RA: What’s food got to do with it?

by Stacey Cahn, Chief Correspondent 

According to the Johns Hopkins Arthritis Center, researchers have been struggling to find a definitive answer to this question since the 1930’s!

If you are in pain, it’s tempting to consider fad diets and practices, and anything that claims to provide a miracle cure. How about a modified Mediterranean diet? You may be going nuts eating almonds. Chatting with other RA patients about what they’re eating can be helpful but what works for one person may be disastrous for another. Some foods may make your symptoms worse. You may have heard about “Nightshade” vegetables containing alkaloids, which can trigger arthritis flares. These foods include potatoes, tomatoes, eggplant, pimento, tamarios, pepinos, sweet and hot peppers, cayenne peppers and paprika. But studies linking foods to RA pain are inconclusive.

We do know that one of the most important things you can do is keep your weight in check. Your heart and bones will thank you.

Healthy eating can supply you with the energy you need to get through your day so you need to think about whether your diet is working for you.

It’s pretty much agreed that you should follow a healthy, balanced diet.

U.S. Dietary Guidelines for Healthy Americans include the following:

  • Eat a variety of foods
  • Balance the food you eat with physical activity to maintain or achieve a healthy weight
  • Choose a diet with plenty of grain products and vegetables, and fruits
  • Choose a diet low in fat, saturated fat and cholesterol
  • Choose a diet moderate in sugars
  • If you drink alcoholic beverages, do so in moderation

These dietary recommendations are common sense but the challenges of RA can make it difficult to stick with it. The costs of eating well can be overwhelming to RA patients who are already saddled with medical expenses.  The discipline required to adhere to a healthy diet is challenging enough but when you’re in chronic pain, grabbing what’s convenient might seem to be the perfect meal to satisfy your hunger. For RA patients with limited mobility, preparing a healthy meal can be a daunting task.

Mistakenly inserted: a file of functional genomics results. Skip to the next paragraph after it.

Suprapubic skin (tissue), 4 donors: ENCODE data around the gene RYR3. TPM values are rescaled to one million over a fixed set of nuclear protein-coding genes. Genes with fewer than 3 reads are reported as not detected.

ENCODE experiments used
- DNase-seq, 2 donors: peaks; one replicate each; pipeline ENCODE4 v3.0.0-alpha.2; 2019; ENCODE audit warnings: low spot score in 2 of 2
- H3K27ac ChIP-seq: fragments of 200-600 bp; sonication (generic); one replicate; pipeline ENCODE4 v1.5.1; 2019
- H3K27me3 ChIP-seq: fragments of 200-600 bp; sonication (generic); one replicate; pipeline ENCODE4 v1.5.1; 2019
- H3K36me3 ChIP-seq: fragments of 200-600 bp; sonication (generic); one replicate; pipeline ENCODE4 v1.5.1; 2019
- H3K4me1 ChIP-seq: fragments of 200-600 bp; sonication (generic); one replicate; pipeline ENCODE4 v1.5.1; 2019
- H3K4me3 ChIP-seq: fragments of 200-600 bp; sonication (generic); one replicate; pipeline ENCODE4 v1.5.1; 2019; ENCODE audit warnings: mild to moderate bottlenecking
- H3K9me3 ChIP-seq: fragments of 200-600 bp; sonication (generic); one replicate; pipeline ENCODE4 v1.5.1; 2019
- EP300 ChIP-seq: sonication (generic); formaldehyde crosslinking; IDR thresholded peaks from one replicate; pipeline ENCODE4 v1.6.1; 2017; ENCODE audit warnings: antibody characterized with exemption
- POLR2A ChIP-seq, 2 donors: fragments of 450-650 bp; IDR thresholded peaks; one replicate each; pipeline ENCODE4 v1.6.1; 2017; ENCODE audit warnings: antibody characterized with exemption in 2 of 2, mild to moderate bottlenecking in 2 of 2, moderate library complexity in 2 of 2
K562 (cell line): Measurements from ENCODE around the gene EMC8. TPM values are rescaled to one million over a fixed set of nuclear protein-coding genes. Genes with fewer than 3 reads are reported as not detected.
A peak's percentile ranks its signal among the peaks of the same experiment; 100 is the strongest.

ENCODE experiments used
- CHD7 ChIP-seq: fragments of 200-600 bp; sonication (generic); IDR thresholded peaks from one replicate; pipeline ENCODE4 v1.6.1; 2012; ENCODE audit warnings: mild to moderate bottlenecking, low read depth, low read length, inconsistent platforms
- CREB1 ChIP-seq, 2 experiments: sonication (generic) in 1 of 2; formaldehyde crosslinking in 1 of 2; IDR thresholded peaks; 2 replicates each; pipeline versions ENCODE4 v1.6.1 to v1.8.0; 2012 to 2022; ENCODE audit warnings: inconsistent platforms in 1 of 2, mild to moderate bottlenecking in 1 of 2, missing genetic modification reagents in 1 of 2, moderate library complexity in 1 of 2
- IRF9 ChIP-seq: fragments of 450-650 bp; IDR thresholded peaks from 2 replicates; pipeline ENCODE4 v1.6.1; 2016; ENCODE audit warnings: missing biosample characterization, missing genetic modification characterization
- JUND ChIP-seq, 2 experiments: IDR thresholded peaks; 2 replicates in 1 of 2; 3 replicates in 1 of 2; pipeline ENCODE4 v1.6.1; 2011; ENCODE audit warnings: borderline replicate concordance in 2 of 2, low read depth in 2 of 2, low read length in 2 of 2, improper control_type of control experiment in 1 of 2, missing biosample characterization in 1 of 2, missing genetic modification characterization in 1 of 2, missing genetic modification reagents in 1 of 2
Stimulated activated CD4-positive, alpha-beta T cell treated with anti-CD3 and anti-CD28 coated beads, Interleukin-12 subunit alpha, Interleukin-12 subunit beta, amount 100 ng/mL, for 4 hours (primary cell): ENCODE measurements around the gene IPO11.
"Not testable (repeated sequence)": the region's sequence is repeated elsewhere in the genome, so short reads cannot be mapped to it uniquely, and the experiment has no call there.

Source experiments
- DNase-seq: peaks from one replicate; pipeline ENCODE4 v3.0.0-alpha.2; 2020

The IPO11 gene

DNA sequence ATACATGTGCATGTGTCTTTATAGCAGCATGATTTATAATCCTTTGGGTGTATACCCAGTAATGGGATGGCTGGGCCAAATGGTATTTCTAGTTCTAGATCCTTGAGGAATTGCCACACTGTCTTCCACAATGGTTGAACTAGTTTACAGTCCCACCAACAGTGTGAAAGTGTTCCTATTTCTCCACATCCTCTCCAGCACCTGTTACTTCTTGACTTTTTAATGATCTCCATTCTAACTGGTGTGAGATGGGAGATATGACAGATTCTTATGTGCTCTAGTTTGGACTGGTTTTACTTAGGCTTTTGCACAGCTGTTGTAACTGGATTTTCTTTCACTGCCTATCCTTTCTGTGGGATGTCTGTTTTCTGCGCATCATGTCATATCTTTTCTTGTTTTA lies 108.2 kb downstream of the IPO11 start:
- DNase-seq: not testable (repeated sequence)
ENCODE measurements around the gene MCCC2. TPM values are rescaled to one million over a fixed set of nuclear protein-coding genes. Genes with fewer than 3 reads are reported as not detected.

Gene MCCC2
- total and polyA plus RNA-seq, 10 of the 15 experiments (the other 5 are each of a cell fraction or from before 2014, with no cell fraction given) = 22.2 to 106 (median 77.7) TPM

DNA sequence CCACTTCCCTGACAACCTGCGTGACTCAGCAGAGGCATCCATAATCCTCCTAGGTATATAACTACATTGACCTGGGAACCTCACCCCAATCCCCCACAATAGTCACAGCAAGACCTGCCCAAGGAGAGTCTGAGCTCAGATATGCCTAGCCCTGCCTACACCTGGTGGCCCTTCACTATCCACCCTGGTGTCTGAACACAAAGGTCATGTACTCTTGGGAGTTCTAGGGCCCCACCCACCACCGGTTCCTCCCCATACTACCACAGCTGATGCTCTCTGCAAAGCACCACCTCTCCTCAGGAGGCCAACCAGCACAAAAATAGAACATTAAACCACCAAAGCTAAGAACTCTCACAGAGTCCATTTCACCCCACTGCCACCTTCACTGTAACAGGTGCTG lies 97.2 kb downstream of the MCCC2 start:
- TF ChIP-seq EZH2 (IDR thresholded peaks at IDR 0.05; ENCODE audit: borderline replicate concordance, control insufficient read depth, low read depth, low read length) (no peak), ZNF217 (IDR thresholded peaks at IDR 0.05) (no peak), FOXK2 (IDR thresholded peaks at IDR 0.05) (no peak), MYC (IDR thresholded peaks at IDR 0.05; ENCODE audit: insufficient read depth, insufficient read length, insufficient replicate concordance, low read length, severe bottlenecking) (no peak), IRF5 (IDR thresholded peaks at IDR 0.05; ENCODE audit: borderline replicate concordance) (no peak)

All told, a healthy diet is essential, and especially for those with rheumatoid arthritis. Did you know that RA Patients are more likely to be deficient in Vitamins B6, B12, C, D, E, calcium, folic acid, magnesium, selenium and magnesium?

However, a healthy diet is not a cure for any form of arthritis—do not change or stop your medical treatment without talking to your health care provider!

It may also be tempting to say goodbye to your meds because their long-term impact can affect your nutrition, not to mention your stomach. For example, it you suffer from gastritis or ulcers, you probably don’t feel like eating. This could put you at risk for malnutrition!

Always remember that it’s generally better to get your vitamins and minerals from food rather than supplements.